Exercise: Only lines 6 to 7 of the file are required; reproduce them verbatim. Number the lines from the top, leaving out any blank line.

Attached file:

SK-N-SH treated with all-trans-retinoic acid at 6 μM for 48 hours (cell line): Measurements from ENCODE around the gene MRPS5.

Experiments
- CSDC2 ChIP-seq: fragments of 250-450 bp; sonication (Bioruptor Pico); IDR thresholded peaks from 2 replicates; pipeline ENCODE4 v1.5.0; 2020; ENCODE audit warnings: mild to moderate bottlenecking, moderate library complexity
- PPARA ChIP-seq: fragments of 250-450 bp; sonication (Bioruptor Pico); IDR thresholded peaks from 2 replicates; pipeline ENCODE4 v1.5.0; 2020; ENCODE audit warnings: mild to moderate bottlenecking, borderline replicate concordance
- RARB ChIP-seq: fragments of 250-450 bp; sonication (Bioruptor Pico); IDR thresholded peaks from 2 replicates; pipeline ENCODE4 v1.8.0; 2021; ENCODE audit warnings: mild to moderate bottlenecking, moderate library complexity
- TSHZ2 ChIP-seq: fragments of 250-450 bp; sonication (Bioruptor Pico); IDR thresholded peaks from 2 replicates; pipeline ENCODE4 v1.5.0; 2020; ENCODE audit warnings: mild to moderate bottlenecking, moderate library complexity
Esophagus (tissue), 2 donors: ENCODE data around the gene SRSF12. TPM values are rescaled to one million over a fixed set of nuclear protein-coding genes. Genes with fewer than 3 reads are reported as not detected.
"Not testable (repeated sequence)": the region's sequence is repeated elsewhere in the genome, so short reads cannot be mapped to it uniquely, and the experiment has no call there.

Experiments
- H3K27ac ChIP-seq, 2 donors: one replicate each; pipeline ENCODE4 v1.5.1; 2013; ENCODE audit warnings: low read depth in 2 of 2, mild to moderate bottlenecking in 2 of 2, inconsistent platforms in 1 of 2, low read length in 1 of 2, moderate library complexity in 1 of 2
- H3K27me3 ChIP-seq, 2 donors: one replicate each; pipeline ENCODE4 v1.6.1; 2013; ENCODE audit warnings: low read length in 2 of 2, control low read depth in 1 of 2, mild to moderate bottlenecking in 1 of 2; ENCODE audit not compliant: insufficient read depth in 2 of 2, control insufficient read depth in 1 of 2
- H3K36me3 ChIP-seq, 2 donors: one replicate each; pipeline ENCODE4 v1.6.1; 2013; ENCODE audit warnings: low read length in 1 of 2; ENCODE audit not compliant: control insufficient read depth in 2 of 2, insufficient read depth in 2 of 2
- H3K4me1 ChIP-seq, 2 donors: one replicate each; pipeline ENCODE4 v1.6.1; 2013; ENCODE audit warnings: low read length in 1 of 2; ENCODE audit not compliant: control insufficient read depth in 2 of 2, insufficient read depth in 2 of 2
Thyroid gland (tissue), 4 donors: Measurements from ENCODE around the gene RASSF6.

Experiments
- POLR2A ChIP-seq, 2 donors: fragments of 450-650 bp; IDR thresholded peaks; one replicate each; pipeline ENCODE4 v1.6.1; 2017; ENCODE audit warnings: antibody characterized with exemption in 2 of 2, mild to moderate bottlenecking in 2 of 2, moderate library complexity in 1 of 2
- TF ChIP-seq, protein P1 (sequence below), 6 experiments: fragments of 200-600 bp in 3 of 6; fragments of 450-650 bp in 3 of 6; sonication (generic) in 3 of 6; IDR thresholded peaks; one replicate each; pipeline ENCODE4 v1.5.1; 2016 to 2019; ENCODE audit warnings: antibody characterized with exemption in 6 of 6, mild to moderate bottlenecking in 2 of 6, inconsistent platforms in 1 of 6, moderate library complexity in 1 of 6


- TSHZ2 ChIP-seq: fragments of 250-450 bp; sonication (Bioruptor Pico); IDR thresholded peaks from 2 replicates; pipeline ENCODE4 v1.5.0; 2020; ENCODE audit warnings: mild to moderate bottlenecking, moderate library complexity
Esophagus (tissue), 2 donors: ENCODE data around the gene SRSF12. TPM values are rescaled to one million over a fixed set of nuclear protein-coding genes. Genes with fewer than 3 reads are reported as not detected.